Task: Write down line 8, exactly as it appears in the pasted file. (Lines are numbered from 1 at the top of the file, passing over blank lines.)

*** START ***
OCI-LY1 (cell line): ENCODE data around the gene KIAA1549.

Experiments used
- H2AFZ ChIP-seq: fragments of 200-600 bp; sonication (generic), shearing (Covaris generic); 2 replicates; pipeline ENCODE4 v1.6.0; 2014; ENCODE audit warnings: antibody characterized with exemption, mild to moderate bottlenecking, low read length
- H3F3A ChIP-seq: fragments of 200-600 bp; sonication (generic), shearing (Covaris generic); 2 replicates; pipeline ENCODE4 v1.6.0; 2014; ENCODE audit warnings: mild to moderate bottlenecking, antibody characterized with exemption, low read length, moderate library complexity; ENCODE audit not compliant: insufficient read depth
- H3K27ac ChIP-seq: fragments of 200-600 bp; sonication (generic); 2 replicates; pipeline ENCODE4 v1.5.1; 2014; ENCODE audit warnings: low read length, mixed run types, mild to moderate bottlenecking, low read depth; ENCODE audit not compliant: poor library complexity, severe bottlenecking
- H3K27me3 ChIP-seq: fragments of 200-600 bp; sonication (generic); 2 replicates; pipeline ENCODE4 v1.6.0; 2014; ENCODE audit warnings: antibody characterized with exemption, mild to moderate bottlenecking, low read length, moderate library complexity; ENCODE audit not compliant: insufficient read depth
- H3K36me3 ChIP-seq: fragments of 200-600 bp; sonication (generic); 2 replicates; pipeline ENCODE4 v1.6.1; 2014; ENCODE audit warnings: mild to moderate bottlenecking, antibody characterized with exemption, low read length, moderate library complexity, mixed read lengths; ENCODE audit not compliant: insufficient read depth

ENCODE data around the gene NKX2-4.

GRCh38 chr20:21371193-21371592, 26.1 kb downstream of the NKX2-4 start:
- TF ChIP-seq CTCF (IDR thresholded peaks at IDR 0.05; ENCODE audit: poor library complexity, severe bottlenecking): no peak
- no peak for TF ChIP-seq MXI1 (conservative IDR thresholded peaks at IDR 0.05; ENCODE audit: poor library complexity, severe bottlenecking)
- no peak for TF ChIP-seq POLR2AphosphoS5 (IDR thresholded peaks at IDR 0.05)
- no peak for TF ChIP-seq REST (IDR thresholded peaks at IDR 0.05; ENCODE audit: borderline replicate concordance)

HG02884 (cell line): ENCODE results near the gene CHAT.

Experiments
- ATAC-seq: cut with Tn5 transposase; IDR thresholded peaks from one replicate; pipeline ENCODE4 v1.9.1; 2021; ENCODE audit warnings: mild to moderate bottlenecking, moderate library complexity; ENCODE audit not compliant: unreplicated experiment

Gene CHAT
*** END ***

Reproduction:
ENCODE data around the gene NKX2-4.